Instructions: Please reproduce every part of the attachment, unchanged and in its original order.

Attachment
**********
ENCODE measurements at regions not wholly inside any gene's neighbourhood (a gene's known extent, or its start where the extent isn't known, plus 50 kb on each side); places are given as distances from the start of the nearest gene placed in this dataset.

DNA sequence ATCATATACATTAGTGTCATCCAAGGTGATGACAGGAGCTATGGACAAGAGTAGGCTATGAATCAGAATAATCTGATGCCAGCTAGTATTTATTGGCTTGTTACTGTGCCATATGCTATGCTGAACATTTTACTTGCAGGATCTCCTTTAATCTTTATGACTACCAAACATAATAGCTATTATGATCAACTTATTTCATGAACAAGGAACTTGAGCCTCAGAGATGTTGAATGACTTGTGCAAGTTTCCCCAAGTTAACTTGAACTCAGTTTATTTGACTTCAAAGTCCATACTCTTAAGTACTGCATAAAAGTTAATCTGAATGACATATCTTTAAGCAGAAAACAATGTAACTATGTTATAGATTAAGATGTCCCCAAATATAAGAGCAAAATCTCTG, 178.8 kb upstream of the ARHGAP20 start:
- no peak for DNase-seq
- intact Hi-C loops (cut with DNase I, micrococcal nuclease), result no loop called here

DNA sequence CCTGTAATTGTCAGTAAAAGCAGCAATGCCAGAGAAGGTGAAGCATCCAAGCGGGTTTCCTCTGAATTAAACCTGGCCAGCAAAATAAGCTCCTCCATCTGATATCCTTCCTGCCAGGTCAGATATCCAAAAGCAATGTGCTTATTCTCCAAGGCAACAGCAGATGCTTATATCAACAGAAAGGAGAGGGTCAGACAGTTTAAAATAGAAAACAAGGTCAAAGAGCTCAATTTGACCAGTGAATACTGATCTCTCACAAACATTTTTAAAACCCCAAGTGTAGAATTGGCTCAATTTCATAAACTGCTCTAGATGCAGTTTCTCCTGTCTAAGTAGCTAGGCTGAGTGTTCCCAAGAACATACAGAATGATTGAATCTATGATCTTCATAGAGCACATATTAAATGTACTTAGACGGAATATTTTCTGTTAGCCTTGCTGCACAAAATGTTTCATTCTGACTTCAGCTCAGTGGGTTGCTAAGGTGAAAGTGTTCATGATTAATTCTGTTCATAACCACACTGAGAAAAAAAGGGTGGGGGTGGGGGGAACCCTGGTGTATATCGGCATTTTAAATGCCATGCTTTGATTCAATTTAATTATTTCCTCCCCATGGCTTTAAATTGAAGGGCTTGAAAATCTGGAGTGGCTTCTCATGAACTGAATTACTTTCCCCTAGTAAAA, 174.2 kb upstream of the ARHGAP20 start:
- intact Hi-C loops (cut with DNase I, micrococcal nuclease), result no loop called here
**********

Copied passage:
ENCODE measurements at regions not wholly inside any gene's neighbourhood (a gene's known extent, or its start where the extent isn't known, plus 50 kb on each side); places are given as distances from the start of the nearest gene placed in this dataset.

DNA sequence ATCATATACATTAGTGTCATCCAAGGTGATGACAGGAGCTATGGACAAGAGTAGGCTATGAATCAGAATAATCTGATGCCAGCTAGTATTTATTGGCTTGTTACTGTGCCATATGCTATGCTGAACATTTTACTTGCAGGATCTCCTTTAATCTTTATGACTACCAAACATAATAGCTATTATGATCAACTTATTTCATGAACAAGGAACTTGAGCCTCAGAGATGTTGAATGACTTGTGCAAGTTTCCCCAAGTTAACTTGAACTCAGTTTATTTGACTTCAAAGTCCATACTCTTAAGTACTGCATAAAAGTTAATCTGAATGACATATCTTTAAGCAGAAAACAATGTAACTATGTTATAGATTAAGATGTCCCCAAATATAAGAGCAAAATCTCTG, 178.8 kb upstream of the ARHGAP20 start:
- no peak for DNase-seq
- intact Hi-C loops (cut with DNase I, micrococcal nuclease), result no loop called here

DNA sequence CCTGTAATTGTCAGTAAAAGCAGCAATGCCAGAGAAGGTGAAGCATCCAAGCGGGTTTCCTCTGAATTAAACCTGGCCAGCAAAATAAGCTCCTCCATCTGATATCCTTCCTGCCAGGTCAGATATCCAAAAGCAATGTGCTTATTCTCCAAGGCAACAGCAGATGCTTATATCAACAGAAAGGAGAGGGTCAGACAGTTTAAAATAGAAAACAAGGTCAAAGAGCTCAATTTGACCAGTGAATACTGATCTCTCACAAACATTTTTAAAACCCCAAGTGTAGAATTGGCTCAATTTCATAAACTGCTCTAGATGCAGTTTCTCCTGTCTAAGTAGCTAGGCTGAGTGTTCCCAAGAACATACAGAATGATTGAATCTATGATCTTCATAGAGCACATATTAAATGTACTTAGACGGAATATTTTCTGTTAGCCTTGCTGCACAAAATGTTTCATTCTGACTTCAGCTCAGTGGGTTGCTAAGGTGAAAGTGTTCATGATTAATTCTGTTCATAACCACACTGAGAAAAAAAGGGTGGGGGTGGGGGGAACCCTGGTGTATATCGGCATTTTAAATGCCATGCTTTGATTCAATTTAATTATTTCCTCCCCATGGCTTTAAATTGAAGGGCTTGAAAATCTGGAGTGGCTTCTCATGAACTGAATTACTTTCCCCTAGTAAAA, 174.2 kb upstream of the ARHGAP20 start:
- intact Hi-C loops (cut with DNase I, micrococcal nuclease), result no loop called here